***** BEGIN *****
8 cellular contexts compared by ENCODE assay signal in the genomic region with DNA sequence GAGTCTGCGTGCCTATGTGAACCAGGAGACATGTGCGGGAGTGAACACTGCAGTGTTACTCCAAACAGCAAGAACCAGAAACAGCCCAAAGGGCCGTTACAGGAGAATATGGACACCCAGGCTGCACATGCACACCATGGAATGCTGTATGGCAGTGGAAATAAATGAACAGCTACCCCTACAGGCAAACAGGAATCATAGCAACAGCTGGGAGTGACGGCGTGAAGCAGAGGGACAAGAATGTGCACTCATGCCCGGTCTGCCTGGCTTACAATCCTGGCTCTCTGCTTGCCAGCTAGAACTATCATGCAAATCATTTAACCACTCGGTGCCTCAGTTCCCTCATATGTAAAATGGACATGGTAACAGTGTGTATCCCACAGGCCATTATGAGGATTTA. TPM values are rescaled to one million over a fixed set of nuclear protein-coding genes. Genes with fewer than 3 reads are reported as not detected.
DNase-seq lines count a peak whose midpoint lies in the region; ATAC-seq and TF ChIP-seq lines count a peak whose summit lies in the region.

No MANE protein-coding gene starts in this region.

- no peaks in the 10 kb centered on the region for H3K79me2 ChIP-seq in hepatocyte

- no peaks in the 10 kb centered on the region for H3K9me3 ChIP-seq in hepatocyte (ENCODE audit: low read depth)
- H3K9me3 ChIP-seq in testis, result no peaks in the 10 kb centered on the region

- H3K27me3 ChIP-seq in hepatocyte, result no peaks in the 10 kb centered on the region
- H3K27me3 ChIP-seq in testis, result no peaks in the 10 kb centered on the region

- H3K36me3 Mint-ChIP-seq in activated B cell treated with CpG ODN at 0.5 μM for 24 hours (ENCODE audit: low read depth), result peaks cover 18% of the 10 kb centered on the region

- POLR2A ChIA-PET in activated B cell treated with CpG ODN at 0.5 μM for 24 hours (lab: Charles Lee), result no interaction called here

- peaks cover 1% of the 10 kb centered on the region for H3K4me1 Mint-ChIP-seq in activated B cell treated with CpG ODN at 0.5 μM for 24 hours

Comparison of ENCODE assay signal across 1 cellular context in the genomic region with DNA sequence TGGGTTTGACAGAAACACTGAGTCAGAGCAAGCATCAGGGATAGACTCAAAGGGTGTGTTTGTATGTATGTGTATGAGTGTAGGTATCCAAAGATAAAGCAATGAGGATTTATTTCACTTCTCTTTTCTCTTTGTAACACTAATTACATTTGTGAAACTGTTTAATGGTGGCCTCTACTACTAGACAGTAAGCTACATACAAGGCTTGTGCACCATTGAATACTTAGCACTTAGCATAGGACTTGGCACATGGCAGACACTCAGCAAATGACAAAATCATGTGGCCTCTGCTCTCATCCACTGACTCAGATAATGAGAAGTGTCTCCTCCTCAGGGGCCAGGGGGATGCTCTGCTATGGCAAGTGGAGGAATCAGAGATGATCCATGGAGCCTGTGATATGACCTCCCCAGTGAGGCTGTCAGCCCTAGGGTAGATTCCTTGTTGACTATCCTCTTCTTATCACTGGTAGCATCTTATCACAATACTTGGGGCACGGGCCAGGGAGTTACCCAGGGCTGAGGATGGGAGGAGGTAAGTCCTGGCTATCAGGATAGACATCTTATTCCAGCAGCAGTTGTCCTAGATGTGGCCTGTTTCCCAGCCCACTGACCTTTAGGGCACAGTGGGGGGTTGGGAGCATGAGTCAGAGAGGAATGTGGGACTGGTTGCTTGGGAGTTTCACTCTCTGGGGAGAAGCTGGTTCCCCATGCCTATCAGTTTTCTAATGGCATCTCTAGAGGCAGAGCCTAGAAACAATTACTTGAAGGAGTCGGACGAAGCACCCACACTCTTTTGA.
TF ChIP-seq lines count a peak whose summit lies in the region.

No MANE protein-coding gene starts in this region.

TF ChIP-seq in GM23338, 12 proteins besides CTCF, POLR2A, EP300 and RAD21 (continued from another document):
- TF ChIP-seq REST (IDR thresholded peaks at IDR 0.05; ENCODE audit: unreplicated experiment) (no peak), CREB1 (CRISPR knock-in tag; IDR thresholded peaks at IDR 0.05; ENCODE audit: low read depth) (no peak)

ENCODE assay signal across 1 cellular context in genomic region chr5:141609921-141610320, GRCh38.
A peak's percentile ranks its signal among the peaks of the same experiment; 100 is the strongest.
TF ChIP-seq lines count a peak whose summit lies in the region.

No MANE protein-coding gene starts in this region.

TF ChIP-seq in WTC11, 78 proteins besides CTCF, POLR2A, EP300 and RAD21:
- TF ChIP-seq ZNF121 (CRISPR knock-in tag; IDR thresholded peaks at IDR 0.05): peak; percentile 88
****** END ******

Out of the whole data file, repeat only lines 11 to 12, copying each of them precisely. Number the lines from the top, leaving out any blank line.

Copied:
- peaks cover 1% of the 10 kb centered on the region for H3K4me1 Mint-ChIP-seq in activated B cell treated with CpG ODN at 0.5 μM for 24 hours

Comparison of ENCODE assay signal across 1 cellular context in the genomic region with DNA sequence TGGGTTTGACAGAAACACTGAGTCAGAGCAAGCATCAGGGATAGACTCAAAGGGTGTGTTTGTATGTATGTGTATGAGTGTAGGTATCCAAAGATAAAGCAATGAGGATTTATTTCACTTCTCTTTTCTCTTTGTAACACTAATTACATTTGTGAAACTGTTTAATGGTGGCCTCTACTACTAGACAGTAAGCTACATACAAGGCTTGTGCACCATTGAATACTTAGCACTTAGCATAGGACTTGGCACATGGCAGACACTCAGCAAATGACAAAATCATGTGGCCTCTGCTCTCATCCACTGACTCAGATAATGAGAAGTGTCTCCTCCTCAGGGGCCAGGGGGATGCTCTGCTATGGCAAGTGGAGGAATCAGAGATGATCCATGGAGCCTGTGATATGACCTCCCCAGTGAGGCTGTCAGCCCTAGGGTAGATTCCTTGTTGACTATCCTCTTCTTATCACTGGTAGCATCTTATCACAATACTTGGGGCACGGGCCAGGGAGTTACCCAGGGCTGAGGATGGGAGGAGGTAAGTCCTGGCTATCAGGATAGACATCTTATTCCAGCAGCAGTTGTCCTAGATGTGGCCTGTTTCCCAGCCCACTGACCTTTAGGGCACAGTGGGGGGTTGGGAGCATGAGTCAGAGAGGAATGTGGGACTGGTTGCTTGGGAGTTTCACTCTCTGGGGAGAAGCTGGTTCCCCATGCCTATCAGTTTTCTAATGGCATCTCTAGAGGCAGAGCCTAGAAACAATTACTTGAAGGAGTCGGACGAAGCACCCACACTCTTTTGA.